Purdue University is committed to in-person learning, and the school is leaning on the brainpower of its researchers to find cutting-edge ways to manage the pandemic on campus. A new study is underway—with mostly Boilermakers enrolled—to see if smartwatches could provide the earliest clues that the wearer could be developing COVID-19, even before the first hint of a symptom. The work is the first step toward a possible method to monitor students’ health en masse; they could be handed a smartwatch, much like a basic school supply, or perhaps use their own device to provide their biometric data as an early indicator that they might be getting sick.
“If you look at what Purdue is investing now with [COVID-19] testing, quarantining space—everything—a smartwatch is a tiny fraction of what the university has already invested,” says Purdue’s Leslie A. Geddes Associate Professor of Biomedical Engineering Dr. Craig Goergen. “Everybody has a smartphone now, and nobody thought about that 20 years ago being a possibility.”
Scientists have already shown that changes in a person’s heart rate and breathing rate—even before symptoms appear—could indicate the person is coming down with COVID-19. For example, if an individual’s resting heart rate is five to 10 beats faster than usual, it could indicate “that your body’s natural state is kind of revved up,” says Goergen.
Goergen is leading a study at Purdue to see if smartwatches could be used to reliably capture changes in heart rate and breathing rate that would indicate a viral infection, such as COVID-19. About 60 people—mostly on campus—have already participated in the study, and the team aims to enroll 100 total. Each person is given a smartwatch to measure heart rate and other biometric data and also wears a chest patch that’s widely accepted and approved by the FDA to collect an electrocardiogram signal.
“The chest patch has a great level of accuracy in its ability to measure heart rate and respiration rate,” says Goergen.
The scientists will compare the “gold standard” data collected by the chest patch to the data collected by the smartwatch to see if the smartwatch is able to accurately capture heart rate and breathing rate. The Purdue team is partnering with Chicago-based physIQ, founded by Purdue graduate Gary Conkright, which has expertise in data analytics and algorithms for biometric data.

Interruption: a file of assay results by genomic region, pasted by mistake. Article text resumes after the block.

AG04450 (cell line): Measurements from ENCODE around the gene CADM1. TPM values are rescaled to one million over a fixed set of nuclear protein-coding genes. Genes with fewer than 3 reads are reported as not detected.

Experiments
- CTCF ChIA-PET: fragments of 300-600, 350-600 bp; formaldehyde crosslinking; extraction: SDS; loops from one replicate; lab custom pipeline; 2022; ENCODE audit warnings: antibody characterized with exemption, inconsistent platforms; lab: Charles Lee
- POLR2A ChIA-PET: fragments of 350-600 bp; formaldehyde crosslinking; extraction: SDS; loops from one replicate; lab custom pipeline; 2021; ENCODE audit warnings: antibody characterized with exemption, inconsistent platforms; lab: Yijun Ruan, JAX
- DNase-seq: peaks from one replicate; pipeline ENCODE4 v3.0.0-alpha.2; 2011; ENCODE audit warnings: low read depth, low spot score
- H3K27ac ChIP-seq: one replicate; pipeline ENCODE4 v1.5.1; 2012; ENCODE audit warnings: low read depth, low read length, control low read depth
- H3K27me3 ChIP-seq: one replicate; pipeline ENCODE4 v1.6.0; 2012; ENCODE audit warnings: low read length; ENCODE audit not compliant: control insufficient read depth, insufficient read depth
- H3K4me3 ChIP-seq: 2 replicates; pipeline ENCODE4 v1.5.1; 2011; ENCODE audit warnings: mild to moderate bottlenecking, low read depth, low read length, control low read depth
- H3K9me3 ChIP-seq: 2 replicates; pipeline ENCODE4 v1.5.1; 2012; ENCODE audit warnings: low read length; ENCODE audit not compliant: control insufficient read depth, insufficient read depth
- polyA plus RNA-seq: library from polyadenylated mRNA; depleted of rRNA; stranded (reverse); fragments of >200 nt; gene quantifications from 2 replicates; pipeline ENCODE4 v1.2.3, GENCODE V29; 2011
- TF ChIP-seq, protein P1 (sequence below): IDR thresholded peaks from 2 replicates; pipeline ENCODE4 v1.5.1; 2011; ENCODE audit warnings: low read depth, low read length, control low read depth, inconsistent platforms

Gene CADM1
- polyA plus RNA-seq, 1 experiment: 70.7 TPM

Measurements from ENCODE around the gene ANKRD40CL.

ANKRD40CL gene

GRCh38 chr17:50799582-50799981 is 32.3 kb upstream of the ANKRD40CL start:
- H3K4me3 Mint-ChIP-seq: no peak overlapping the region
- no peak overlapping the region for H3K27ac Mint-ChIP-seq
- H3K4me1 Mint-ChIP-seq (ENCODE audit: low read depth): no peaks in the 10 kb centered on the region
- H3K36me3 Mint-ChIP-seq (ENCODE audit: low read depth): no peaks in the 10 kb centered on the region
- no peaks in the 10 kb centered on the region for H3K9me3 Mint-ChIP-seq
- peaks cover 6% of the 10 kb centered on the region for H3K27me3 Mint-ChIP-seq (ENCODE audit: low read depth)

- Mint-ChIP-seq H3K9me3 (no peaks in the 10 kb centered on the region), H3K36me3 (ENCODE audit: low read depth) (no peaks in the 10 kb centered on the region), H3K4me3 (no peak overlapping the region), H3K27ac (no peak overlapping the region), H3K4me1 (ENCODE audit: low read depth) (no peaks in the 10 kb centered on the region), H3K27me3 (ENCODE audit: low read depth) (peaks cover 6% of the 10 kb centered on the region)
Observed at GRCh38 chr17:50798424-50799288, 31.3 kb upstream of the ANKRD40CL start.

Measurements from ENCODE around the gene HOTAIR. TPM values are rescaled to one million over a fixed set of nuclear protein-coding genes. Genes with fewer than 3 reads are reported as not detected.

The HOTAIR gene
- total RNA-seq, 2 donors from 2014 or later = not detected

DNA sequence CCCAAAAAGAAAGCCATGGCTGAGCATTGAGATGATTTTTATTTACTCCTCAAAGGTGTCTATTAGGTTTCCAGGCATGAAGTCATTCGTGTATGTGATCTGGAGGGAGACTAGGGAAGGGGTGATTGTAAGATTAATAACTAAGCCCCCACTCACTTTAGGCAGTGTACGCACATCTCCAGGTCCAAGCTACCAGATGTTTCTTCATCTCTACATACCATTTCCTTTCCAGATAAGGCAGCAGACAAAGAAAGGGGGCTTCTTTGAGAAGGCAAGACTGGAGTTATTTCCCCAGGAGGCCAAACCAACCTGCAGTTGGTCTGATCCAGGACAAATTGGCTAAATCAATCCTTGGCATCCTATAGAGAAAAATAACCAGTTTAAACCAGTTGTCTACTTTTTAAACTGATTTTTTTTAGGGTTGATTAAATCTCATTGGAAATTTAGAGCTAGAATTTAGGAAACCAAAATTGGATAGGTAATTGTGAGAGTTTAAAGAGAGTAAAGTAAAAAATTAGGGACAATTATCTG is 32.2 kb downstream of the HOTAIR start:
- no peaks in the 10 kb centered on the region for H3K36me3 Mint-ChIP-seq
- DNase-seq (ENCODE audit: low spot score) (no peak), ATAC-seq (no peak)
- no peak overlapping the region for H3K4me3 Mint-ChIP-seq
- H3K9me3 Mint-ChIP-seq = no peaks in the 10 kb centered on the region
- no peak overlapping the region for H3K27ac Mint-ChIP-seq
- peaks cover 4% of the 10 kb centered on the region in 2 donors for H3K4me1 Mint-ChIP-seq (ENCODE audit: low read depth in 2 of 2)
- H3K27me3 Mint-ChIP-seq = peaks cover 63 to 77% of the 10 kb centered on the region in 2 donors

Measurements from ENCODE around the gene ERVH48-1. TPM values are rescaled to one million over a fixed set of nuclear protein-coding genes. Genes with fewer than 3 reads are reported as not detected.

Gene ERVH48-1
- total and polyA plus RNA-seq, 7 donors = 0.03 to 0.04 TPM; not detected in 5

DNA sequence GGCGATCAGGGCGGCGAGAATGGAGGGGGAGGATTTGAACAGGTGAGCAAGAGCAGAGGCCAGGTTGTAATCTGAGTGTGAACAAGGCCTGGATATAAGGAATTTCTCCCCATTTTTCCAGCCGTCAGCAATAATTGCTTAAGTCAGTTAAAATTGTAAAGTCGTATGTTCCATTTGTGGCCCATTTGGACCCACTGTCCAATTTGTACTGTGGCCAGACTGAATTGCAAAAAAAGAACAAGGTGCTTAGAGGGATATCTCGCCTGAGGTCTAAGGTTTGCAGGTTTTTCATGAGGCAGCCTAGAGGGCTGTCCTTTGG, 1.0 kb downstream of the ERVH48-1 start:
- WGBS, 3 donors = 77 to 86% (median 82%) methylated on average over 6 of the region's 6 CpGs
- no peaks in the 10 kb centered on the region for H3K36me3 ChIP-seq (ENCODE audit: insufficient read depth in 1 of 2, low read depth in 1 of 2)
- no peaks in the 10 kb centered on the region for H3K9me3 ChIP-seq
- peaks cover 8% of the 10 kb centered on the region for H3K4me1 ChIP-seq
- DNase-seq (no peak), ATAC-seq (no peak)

physIQ will use its FDA-cleared artificial intelligence-based algorithms to analyze the heart rate, respiration rate and heart rate variability collected by the chest patches the participants wear in the study. The Purdue Research Foundation’s Foundry Investment Fund recently invested $500,000 in physIQ, which employs a significant roster of Purdue alumni.
Goergen says Purdue faculty “will take the data [collected by the smartwatches] and run with it” to develop algorithms that would help smartwatches or activity trackers better measure heart rate, respiration rate and heart rate variability. Because each person has a unique resting heart rate, the smartwatch will establish the person’s unique baseline, so the data could recognize a change.
Goergen expects the study results will be consistent with similar research and show significant change in subjects’ data using the biometric analysis approach. The study is funded by a faculty innovations grant from Protect Purdue, the school’s initiative to keep the campus and surrounding community safe from COVID-19.
“We’re not at the point now where we can roll this out to all faculty, staff and students next week, but our hope is this is a step forward in the right direction,” says Goergen. “Whether it’s this pandemic or the next, we’ll be more prepared and can help with the process to limit spread, limit infection numbers and help people identify when they maybe have developed a viral infection or be in a state where they’re infectious.”
Goergen says in a matter of years, students could potentially be given a smartwatch or use another activity tracker to monitor these biometric indicators of infection. He believes, in the future, there will be wearable devices that are inexpensive and reliable enough to consider for mass distribution.
“There might be a Purdue app that says, if you opt in and you want to be part of this program, we can help with AI-based monitoring, where your biometric data—which won’t be shared and spread to people you don’t want it to—can be tracked and monitored. So if you do get sick, we can help identify that early; you may need to undergo early testing or visit the clinic to help prevent spread,” says Goergen. “We’re trying to figure out how to help and what to do to make a difference. We still have a long way to go, but even if this is a small step in that direction, we’re really excited about it.”
Goergen explains what his research team expects to find and how it opens the door to other applications using smartwatches.
Goergen says some parts of the study have already been “a smashing success,” and the next step is focusing on people who have had COVID-19 or are at-risk.